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Changing Work Dynamics for Women in a Post-Covid World

Approximately 2.5 million women left the U.S. labor force in the past year due to the COVID-19 pandemic.

Approximately 2.5 million women left the U.S. labor force in the past year due to the COVID-19 pandemic. This in part was caused by childcare and home-schooling issues.

As we head toward brighter days and return to offices everywhere, business leaders are beginning to address how they can bring back more women to the workplace while adjusting the work dynamics, Doug Meyer-Cuno (www.dougmeyer-cuno.com), ForbesBooks author of The Recipe For Empowered Leadership: 25 Ingredients For Creating Value & Empowering Others said.

“If we as CEOS and entrepreneurs want to capture the best talent and be forward thinkers, then we have to get ahead of the curve,” Meyer-Cuno says. “One important way of doing that is through the inclusivity of women, and what that means in the changing work dynamics of the post-COVID world.”

Meyer-Cuno said companies need to recognize its vital for businesses growth to meet some women where they currently are – at home.

Hr offers three ways business leaders can adapt and better support women who return to work:

  • Be proactive and flexible with a remote/office model. Meyer-Cuno notes 30 years ago, large corporations built daycare centers inside their facilities and many female employees stayed. Now, he said, companies are rethinking the office environment as a hybrid of remote and in-office work.

“There has been much talk of the government expanding the social safety net for childcare and guaranteed paid leave,” Meyer-Cuno said. “But rather than rely on the government to dictate how we respond, the most nimble and proactive companies will respond first. Whether the model is two, three or five days a week for remote workers, companies must create the environments that best help them attract and retain the best talent while maintaining an optimum work culture.”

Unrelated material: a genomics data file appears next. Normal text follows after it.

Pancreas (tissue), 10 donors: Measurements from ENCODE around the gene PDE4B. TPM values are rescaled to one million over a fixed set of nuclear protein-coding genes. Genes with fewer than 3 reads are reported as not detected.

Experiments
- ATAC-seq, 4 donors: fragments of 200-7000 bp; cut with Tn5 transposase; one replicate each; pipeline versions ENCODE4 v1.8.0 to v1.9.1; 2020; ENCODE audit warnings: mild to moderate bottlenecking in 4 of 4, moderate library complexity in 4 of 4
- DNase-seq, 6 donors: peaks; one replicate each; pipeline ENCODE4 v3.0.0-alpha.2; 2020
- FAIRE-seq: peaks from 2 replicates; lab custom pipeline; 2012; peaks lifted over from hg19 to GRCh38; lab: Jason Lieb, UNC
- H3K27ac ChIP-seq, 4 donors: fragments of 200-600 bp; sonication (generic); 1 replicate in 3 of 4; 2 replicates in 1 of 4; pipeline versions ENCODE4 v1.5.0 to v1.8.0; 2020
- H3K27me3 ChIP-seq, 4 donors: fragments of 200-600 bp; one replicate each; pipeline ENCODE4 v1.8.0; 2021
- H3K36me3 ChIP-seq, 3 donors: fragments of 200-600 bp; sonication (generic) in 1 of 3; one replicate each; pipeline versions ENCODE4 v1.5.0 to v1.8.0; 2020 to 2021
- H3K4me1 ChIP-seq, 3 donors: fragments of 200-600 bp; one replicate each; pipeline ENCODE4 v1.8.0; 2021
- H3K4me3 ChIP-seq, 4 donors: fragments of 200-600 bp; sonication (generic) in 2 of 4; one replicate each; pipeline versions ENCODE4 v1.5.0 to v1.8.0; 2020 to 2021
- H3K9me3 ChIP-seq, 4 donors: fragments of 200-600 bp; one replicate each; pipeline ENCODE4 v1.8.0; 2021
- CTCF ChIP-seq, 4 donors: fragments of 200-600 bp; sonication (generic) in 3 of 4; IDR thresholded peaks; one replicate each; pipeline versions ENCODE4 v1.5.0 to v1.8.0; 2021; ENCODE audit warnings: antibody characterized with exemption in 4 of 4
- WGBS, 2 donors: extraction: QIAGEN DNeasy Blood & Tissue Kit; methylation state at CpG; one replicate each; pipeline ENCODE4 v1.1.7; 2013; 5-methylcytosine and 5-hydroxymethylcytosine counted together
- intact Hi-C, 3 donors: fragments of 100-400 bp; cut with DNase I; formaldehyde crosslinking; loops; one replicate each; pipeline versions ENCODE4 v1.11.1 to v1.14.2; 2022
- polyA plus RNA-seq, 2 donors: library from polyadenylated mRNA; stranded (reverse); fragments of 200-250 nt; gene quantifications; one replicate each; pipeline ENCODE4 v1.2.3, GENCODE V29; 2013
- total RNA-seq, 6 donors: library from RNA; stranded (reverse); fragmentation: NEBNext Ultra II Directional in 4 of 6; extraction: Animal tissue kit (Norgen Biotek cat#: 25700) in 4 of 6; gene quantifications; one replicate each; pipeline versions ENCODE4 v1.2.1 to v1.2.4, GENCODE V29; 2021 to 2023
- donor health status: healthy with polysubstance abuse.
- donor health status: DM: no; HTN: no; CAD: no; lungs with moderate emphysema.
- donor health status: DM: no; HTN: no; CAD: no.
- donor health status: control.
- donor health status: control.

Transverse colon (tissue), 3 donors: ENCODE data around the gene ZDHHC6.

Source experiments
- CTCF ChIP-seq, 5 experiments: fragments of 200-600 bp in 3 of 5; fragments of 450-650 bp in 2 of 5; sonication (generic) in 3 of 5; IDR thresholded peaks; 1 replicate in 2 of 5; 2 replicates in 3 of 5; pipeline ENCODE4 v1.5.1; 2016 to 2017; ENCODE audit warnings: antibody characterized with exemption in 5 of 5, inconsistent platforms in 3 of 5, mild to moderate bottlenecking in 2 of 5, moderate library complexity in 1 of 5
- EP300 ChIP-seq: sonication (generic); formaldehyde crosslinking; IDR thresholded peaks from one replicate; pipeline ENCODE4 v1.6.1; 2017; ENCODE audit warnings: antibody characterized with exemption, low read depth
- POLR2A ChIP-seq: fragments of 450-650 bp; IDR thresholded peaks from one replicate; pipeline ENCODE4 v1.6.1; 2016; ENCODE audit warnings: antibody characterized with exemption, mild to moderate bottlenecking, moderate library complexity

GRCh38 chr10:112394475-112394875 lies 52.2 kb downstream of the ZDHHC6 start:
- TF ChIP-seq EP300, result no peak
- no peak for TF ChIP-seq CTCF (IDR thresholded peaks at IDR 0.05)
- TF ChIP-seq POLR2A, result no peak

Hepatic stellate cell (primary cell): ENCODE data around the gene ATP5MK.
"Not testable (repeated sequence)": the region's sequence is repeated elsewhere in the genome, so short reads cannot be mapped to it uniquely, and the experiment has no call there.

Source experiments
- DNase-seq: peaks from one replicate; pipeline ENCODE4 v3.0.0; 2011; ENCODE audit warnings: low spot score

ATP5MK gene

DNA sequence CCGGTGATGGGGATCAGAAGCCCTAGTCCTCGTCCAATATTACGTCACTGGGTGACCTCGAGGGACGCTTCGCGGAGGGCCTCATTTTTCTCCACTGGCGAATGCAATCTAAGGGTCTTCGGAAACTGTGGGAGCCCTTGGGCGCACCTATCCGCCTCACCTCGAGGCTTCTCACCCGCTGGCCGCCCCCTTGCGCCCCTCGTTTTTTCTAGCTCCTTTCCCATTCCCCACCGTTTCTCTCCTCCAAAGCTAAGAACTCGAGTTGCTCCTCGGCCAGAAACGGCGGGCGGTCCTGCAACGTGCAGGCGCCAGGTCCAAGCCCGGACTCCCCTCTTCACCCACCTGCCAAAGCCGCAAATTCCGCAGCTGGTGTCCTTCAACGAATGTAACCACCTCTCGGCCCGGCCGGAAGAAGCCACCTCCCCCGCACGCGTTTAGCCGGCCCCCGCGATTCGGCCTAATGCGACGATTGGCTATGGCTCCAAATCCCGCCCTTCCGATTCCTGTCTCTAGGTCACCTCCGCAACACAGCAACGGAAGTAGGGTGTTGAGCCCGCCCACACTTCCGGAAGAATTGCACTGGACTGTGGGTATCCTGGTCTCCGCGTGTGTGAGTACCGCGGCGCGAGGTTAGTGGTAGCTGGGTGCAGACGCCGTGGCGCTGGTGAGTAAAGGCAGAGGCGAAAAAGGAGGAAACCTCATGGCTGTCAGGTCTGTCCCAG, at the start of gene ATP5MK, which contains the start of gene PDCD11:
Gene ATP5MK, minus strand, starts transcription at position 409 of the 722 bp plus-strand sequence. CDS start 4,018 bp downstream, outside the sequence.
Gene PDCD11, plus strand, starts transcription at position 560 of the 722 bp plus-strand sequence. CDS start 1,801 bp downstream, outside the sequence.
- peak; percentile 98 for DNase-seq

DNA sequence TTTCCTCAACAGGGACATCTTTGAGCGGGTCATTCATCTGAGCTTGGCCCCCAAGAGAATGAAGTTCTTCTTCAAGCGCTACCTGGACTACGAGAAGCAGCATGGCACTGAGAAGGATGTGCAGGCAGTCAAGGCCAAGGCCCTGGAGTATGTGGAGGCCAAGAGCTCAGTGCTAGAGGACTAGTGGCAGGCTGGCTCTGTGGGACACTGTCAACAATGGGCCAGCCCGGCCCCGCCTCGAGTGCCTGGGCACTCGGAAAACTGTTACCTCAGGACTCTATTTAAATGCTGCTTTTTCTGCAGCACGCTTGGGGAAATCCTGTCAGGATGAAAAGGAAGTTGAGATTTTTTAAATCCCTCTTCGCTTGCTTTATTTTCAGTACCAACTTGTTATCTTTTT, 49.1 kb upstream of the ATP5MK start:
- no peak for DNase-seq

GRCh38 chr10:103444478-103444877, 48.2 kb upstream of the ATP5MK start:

• Reexamine jobs and policies to improve work/life balance. Meyer-Cuno said weathering the COVID experience should give employers extra appreciation for their most valued employees, and they should show that appreciation by how they address remote work.

“Company leaders should respect those workers’ needs to work remotely, at least part-time, or full-time when necessary, for family reasons,” he says. “That means giving them more manageable workloads, perhaps changing their job or rewriting their job description, increased flexibility on work hours, and well-being policies so that all remote workers can maintain productivity without burning out.”

  • Align teams with the right people and stay connected with them. Some workers who were furloughed will return to their former jobs; others’ jobs may have changed slightly or dramatically. Meyer-Cuno said company leaders must explore their employees’ capabilities in adjusted or all-new roles and monitor team cohesion while weighing everyone’s comfort level.

“Communication is ever-important as valued workers return and adjust,” he said. “Focus on their strengths and respect that they’re in a phase of transition. You don’t want them to leave again. This requires a consistent checking in by leadership and knowing what they need in order to succeed.”

“The social environment has changed under COVID,” Meyer-Cuno said. “We need to be nimble enough as leaders to keep our businesses attractive to the best and the brightest, the new hires and returnees, while realizing some people have to work from home.”


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